If you’ve heard of hormone replacement therapy (HRT) as a treatment for menopause, and you have been confused by what you’ve heard, you are not alone!
Take it from Dr. JoAnn Manson, the lead investigator of the largest study on HRT in postmenopausal women (The Women’s Health Initiative), who says: “The pendulum has swung so widely, from ‘hormone therapy is good for all women’ to ‘it's bad for all women’ to now somewhere in between.”
So what are the current recommendations, and what should you know? We’ll break it down for you here.
A Brief History:
The Women’s Health Initiative was a study of 27,347 postmenopausal women, ages 50–79 years, at 40 U.S. centers, and one of the main goals was to understand if HRT was beneficial for postmenopausal women.
In 2002, the first findings of this study showed that women who were on HRT long term had an increase in bad health outcomes like heart disease and stroke. At this point, almost 40% of women were using HRT to prevent chronic diseases – but after these results were shared, women in general stopped using HRT altogether.
In 2013, the final results from this large study were published and had some important clarifications to the previous findings. These new results were broken down by age and time since menopause, and showed that HRT should not be used for long-term chronic disease prevention, but can be helpful for women in early menopause for menopausal symptoms!
Dr. Manson says that the intention was never to deny HRT to women in early menopause, but the results from these studies were often misinterpreted by both women and their clinicians.
What we know now:
Women need individualized care when thinking about using HRT for menopausal symptoms. It is very important to break down recommendations by age and time since menopause.
The North American Menopause Society considers hormone replacement therapy (HRT) t0 be safe and effective for most women - especially when started prior to age 60 or within 10 years of menopause.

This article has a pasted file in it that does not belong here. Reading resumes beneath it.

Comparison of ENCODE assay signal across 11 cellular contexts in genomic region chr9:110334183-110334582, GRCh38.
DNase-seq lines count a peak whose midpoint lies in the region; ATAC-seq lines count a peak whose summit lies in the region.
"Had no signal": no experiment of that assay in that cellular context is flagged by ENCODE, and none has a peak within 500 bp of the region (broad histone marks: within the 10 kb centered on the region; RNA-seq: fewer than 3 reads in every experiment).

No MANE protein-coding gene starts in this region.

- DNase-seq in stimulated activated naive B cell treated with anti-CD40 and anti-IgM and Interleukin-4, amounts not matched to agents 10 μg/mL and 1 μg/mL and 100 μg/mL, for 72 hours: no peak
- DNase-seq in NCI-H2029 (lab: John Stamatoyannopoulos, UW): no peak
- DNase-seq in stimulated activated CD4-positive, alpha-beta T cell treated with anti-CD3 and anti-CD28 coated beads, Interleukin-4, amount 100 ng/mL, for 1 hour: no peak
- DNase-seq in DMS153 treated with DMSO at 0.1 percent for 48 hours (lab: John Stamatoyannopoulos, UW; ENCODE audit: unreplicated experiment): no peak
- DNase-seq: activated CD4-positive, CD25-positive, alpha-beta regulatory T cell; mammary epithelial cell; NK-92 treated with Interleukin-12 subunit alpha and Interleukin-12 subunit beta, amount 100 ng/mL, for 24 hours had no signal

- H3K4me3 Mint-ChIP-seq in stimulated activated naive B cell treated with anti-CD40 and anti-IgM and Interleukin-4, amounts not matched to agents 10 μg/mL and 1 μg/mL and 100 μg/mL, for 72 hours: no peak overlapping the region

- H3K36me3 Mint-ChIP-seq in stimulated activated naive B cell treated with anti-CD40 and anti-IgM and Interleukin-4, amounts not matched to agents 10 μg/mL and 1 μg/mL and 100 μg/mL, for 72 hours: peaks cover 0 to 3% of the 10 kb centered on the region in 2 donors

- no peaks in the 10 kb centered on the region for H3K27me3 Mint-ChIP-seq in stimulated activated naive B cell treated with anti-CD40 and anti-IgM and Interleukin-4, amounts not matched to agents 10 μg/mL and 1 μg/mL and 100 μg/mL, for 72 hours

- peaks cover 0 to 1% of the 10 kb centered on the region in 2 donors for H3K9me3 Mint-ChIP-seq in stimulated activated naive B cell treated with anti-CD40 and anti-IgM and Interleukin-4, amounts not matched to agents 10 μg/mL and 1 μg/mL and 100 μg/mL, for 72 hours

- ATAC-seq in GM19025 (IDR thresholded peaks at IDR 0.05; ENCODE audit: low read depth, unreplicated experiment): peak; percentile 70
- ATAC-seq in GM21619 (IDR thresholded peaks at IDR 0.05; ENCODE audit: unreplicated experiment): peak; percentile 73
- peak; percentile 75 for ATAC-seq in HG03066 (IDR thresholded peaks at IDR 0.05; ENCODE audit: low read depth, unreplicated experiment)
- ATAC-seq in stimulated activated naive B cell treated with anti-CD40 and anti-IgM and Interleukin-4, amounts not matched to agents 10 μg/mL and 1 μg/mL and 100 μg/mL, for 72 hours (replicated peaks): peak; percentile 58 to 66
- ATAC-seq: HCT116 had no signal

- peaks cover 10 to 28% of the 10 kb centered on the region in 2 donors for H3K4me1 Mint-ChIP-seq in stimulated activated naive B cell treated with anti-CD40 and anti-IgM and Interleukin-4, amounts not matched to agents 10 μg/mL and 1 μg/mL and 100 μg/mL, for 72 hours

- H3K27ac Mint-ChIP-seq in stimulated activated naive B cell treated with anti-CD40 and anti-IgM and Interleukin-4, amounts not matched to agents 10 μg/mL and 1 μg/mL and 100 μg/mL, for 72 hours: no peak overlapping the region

Do not use hormones for chronic disease prevention due to the increased risk of blood clots and stroke with long-term use.
Do consider HRT in younger women (before turning 60) for the treatment of moderate to severe symptoms of menopause for short-term use. Vasomotor symptoms that can be treated with HRT are hot flashes and night sweats.
Women in early menopause are likely to have quality of life benefits that outweigh the small likelihood of adverse events in younger women.
Our understanding of when HRT is appropriate to use has changed pretty drastically over time. HRT should not be used for all postmenopausal women, but it can be helpful for some.
Questions to think about and discuss with your clinician:
Where in the menopause transition are you?
Do you have contraindications to HRT? Some examples include history of cancer, blood clots, stroke, and heart disease.
Are you having bothersome menopausal symptoms? Vasomotor symptoms like hot flashes and night sweats can lead to impaired health and quality of life, disrupted sleep, reduced work productivity, and increased health care expenditures.
Stay tuned for a questionnaire you can take from Mina Health which will help guide your individual options and if menopause treatment might be right for you.
Estrogen Matters provides an in-depth history on HRT.
Milli Desai, MAS, MHS received her Master’s in Clinical Research from UC San Diego as a National Institutes of Health TL1 pre-doctoral scholar, and received her Master’s in Health Sciences from the Johns Hopkins Bloomberg School of Public Health
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